Posted 1 month ago
This tetsubin is about 8" in diameter x 4" to base neck and 5.5" to top of neck. It has a maker's mark and weighs about 5 lbs. The design is Arare (hobnail) with a complex pine cone finial. The handle does not fold down but is affixed to two rings on the neck of the tetsubin. It is in excellent, used condition with some light rust inside.
I thought I had made a mistake on this one. It is in really nice shape, but, though there were many watchers, I was the only bidder at a bargain price. Bidding on Japanese testsubin is typically very spirited with lots of last minute bidders. The seller had a reserve price of $25 and the option for an offer. Japanese tetsubin do not sell for $25..... Of course shipping was nearly $20, probably because, since the handle does not fold down, a large box was needed to ship it. I am actually on a spending hold due to some unexpected sewer issues, but had made the seller an offer of $30 before that took place just to see what would happen and the seller just let my offer expire. I expected a decline or what happened. No surprise, just kicking the tires on the auction, so I went ahead and put the minimum bid on it and forgot about it, before my sewer woes. Well, Hell, I won it for $25. Hmmmmm. The mark did not look particularly Japanese to me from the seller's images which were not very good.
But.... This tetsubin has several features of an antique Japanese tetsubin. The complex pine cone is a classic Japanese style. The design of the neck is also classic in older Japanese tetsubin and very high end new ones. Though it may seem odd now, many antique tetsubin have this same handle configuration. Also, the two part body is fairly hard to do on a large kettle and I thought it was a 1.5 - 2 liter kettle, which is why I bid on it. It is the next size up from the tetsubin in my collection. The size was a guesstimate on my part as the seller just took some images of a ruler next to the kettle and the only dimension in their description was a 1.5" neck. They did give an approximate weight of 5 lbs. Of course, I did not analyze the construction of the kettle closely before bidding as I believed that I had no chance of winning it. Hence the "Oops!".
One thing that really bothered me about this tetsubin is the treatment of the handle. There are two grooves cut into the top of the handle to create the impression that it has been hammered into shape. The front groove is easily seen in image #4. I've never seen this in a Japanese tetsubin or kyusu before. It gives the handle the appearance of a traditionally hand hammered handle, but it is not. It is also looked to be done in a very rough fashion. A few minutes work with the fine file could have smoothed the groves out and fooled the eye as to their nature. I was not sure what to make of this.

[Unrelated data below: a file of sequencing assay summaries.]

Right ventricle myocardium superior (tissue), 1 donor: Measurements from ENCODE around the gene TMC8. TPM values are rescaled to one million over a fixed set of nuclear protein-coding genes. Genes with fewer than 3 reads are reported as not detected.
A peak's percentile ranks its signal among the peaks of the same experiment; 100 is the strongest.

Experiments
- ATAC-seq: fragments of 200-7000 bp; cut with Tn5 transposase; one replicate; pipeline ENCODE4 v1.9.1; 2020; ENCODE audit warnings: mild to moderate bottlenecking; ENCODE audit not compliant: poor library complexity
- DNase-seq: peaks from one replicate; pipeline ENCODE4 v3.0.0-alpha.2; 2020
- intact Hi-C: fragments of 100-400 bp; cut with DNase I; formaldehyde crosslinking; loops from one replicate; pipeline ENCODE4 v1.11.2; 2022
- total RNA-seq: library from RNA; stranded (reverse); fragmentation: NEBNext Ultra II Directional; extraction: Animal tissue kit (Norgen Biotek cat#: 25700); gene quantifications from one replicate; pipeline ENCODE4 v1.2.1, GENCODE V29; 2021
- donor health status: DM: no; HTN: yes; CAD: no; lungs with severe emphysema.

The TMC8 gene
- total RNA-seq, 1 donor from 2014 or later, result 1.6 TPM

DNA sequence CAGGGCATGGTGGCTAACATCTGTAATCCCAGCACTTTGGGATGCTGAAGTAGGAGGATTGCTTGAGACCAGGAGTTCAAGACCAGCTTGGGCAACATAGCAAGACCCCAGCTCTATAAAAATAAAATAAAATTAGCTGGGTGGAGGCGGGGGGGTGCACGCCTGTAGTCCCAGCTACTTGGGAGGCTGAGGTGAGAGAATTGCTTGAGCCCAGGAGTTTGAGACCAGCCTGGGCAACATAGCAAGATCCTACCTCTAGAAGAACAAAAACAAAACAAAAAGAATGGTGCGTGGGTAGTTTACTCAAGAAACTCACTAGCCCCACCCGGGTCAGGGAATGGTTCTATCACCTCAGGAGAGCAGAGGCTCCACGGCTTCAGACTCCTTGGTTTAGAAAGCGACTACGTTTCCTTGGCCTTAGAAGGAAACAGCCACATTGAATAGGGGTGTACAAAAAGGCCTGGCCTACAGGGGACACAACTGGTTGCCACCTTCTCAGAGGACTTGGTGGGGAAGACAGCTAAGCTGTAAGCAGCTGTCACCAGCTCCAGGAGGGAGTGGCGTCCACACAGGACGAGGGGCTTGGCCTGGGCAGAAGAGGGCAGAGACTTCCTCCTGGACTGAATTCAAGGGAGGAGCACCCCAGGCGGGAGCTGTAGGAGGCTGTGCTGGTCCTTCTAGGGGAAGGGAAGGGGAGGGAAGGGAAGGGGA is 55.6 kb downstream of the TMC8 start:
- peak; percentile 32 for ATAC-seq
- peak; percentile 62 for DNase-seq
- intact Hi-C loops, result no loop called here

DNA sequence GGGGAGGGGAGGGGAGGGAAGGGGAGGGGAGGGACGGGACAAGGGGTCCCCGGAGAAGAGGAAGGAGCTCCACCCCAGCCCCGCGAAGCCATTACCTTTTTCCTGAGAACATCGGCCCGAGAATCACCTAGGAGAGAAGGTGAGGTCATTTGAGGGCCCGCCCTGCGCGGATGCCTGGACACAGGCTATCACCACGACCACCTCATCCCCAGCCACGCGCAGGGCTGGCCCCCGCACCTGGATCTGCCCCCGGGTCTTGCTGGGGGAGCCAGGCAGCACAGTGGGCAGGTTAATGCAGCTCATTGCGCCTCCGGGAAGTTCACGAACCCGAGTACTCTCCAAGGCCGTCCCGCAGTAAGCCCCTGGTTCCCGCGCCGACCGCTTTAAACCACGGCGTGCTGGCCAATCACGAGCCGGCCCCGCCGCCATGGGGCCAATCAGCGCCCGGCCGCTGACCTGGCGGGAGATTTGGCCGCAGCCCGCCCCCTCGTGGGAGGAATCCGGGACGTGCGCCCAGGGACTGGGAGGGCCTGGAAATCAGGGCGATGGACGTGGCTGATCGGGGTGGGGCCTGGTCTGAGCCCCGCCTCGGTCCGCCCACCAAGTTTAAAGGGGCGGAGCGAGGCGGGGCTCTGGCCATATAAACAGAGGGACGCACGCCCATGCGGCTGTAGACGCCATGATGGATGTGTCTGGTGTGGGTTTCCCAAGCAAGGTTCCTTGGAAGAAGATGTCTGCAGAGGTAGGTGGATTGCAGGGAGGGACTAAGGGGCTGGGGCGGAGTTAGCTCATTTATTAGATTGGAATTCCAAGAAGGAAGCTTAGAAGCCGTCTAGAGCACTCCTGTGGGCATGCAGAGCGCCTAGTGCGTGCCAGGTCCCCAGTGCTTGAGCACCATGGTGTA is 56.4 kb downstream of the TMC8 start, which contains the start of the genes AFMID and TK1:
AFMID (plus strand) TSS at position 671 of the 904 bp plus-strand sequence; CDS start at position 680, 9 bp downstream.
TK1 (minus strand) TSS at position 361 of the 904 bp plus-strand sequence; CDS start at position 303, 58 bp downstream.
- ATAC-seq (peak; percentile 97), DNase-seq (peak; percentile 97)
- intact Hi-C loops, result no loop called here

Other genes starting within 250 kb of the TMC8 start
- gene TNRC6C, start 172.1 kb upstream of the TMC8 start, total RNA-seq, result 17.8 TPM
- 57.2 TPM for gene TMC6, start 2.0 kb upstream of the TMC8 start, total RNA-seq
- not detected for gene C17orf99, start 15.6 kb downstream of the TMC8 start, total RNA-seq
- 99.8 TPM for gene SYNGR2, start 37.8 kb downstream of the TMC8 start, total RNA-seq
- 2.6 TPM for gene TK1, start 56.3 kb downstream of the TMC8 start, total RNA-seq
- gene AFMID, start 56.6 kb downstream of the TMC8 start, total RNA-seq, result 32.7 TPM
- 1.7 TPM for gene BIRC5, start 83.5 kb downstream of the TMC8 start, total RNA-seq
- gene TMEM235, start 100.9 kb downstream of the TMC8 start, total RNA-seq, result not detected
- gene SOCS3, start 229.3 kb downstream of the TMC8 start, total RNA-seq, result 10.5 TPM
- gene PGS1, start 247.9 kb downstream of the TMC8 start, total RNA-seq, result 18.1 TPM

So there I was. Was it a copy of a high end Japanese tetsubin or an incredible deal. Sigh.
Conclusion: Once it arrived I determined that the mark is Japanese and the workmanship is good, not great. It will do exactly what it was made to do, though. I think that this is a good quality Japanese tetsubin meant for every day use. It holds 6 cups, about 1.5 liters, and turned out to be 8" in diameter and dwarfs my other tetsubin. It weighs a few tenths of an ounce under 5 lbs and is thin walled compared to my smaller tetsubin. It was extremely dirty inside, with towel after towel of nasty brown stuff coming out of it. It is the first time that I have filled a piece of Japanese cast iron with hot, soapy water. I am still working on cleaning it out before I restore the interior by boiling green tea in it. It suspect that someone tried using it as a teapot, for brewing tea, and what am getting out of it is tea stains. I now think the groove was cut in the handle on the spout side as a thumb rest and the groove at the back side was cut to artistically balance the handle again. The handle is definitely hand made and shaped. So. Incredible deal!
I did find a very similar one on Etsy. If you check that one out, note that both tetsubin have the same horizontal lines bracketing the rows of hobnails..... The maker's mark does not look, to me, to be the same and the Etsy seller's provenance seems shaky, at best. I would have a lot of questions for the Etsy seller about their attribution at the price they are asking for it....